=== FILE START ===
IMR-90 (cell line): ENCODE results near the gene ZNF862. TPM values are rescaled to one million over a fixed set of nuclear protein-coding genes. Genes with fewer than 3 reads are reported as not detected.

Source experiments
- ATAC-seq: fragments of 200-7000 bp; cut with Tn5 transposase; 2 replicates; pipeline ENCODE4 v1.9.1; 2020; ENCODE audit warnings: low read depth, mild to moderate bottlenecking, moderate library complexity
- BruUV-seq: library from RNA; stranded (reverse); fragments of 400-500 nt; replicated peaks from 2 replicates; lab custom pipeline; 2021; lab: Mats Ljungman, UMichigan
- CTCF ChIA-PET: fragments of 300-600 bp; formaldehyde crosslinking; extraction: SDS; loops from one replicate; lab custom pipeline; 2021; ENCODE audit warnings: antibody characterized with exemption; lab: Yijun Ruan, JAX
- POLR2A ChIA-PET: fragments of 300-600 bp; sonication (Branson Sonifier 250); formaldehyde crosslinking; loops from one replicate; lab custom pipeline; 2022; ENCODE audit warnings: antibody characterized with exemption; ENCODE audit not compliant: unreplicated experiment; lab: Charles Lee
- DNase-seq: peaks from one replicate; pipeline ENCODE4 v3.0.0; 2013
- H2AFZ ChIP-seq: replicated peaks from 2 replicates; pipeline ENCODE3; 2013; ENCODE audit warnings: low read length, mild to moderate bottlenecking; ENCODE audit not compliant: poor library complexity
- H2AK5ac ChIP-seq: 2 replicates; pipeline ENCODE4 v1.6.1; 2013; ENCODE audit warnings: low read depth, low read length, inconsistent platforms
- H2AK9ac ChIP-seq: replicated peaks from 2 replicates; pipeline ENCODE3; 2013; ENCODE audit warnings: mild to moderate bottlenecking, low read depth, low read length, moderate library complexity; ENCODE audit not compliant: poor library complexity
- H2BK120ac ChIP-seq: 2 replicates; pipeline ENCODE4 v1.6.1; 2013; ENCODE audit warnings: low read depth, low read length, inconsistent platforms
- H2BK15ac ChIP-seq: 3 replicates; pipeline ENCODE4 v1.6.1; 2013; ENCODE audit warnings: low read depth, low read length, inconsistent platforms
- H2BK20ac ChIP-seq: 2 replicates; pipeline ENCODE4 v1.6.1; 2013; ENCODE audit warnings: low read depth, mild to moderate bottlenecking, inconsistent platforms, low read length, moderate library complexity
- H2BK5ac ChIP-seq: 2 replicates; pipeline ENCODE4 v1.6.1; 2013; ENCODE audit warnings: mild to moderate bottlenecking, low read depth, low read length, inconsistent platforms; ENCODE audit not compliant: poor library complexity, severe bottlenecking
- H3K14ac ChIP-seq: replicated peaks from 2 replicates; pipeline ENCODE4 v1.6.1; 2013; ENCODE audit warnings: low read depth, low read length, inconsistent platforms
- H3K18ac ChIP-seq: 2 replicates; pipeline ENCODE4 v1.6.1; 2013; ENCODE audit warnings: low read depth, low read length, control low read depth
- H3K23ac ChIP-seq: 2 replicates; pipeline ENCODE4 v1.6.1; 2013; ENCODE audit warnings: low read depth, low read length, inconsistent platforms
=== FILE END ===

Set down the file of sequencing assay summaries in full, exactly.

IMR-90 (cell line): ENCODE results near the gene ZNF862. TPM values are rescaled to one million over a fixed set of nuclear protein-coding genes. Genes with fewer than 3 reads are reported as not detected.

Source experiments
- ATAC-seq: fragments of 200-7000 bp; cut with Tn5 transposase; 2 replicates; pipeline ENCODE4 v1.9.1; 2020; ENCODE audit warnings: low read depth, mild to moderate bottlenecking, moderate library complexity
- BruUV-seq: library from RNA; stranded (reverse); fragments of 400-500 nt; replicated peaks from 2 replicates; lab custom pipeline; 2021; lab: Mats Ljungman, UMichigan
- CTCF ChIA-PET: fragments of 300-600 bp; formaldehyde crosslinking; extraction: SDS; loops from one replicate; lab custom pipeline; 2021; ENCODE audit warnings: antibody characterized with exemption; lab: Yijun Ruan, JAX
- POLR2A ChIA-PET: fragments of 300-600 bp; sonication (Branson Sonifier 250); formaldehyde crosslinking; loops from one replicate; lab custom pipeline; 2022; ENCODE audit warnings: antibody characterized with exemption; ENCODE audit not compliant: unreplicated experiment; lab: Charles Lee
- DNase-seq: peaks from one replicate; pipeline ENCODE4 v3.0.0; 2013
- H2AFZ ChIP-seq: replicated peaks from 2 replicates; pipeline ENCODE3; 2013; ENCODE audit warnings: low read length, mild to moderate bottlenecking; ENCODE audit not compliant: poor library complexity
- H2AK5ac ChIP-seq: 2 replicates; pipeline ENCODE4 v1.6.1; 2013; ENCODE audit warnings: low read depth, low read length, inconsistent platforms
- H2AK9ac ChIP-seq: replicated peaks from 2 replicates; pipeline ENCODE3; 2013; ENCODE audit warnings: mild to moderate bottlenecking, low read depth, low read length, moderate library complexity; ENCODE audit not compliant: poor library complexity
- H2BK120ac ChIP-seq: 2 replicates; pipeline ENCODE4 v1.6.1; 2013; ENCODE audit warnings: low read depth, low read length, inconsistent platforms
- H2BK15ac ChIP-seq: 3 replicates; pipeline ENCODE4 v1.6.1; 2013; ENCODE audit warnings: low read depth, low read length, inconsistent platforms
- H2BK20ac ChIP-seq: 2 replicates; pipeline ENCODE4 v1.6.1; 2013; ENCODE audit warnings: low read depth, mild to moderate bottlenecking, inconsistent platforms, low read length, moderate library complexity
- H2BK5ac ChIP-seq: 2 replicates; pipeline ENCODE4 v1.6.1; 2013; ENCODE audit warnings: mild to moderate bottlenecking, low read depth, low read length, inconsistent platforms; ENCODE audit not compliant: poor library complexity, severe bottlenecking
- H3K14ac ChIP-seq: replicated peaks from 2 replicates; pipeline ENCODE4 v1.6.1; 2013; ENCODE audit warnings: low read depth, low read length, inconsistent platforms
- H3K18ac ChIP-seq: 2 replicates; pipeline ENCODE4 v1.6.1; 2013; ENCODE audit warnings: low read depth, low read length, control low read depth
- H3K23ac ChIP-seq: 2 replicates; pipeline ENCODE4 v1.6.1; 2013; ENCODE audit warnings: low read depth, low read length, inconsistent platforms